“Victory Gardens showcase patriotism in its truest sense, with each of us taking personal responsibility for doing our individual part to create a healthy, fair and affordable food system.”
As I sit at my computer to type this for a column I write for a local magazine, I am sure that I join many of you with thoughts whirling with wonderment at the challenging times we are facing. While it is early April, by the time you read my words it will be May. That brings me a huge sense of relief – perhaps our lives will be somewhat back to normal by May? Though, what does that mean anymore? While I admit that I am growing tired of the phrase, “The new normal” – doing things differently than we did before may be a reality that we are facing. Also, because I try to be a glass half full sort of person, maybe adapting and changing some aspects of our lives is not necessarily a bad thing.
When I think back to a few months ago I never imagined that “Zoom Meetings” and “Google Meet-Ups” would become the way I learn how to communicate with my high school students, fellow educators, and administrators. I could not fathom “Shelter in Place Orders” or the bickering I would witness on social media over Essential vs. Non-essential workers. Yet, here we are.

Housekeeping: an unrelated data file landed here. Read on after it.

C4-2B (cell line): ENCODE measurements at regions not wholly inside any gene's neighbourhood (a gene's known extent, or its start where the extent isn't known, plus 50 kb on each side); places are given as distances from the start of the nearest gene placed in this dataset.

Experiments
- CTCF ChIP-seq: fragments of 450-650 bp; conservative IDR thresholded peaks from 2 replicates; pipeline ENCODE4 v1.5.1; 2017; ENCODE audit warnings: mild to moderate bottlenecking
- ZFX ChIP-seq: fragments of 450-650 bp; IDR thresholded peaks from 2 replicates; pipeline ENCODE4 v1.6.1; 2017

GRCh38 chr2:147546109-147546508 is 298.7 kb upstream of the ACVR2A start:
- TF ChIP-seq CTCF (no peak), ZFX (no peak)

As a teacher, a writer, and a blogger I repeat constantly how one of my guiding philosophies is that our writing is a time capsule. As uncomfortable as it is at times, we are experiencing history and whatever medium we choose to document the Covid-19 pandemic will become a primary source for future generations.
My husband, as a police officer, is one of those Essential Workers and I have to give him credit for being full of grace under pressure. Whenever he detects that I may be feeling anxiety over a situation, or feeling stressed out he reminds me to put things into focus. He is known to ask me, “Is the house on fire? Is it an arterial bleed? Then things are going to be okay.” When I hear his voice of reason it always makes me giggle a little and realize that I need to calm down and not panic. Needless to say, I relied on him often in the past couple of months.
One of the things that has helped me stay centered during a time of confusion and uncertainty is to rely on the things that bring me joy. This means nourishing my family with healthy foods and leaning on nature (even when it dumps two feet of snow on us like it did yesterday). However, there is a sense of satisfaction knowing that the weather is temporary. Our days are already much longer and soon they will bring warmer weather.
Over the past couple of months I have read several blog posts and comments from friends on social media stating that they have enjoyed a slower paced life and being able to sit down as a family to enjoy a home cooked meal together. Perhaps that will be something positive that many families will take away from these trying times and continue to practice?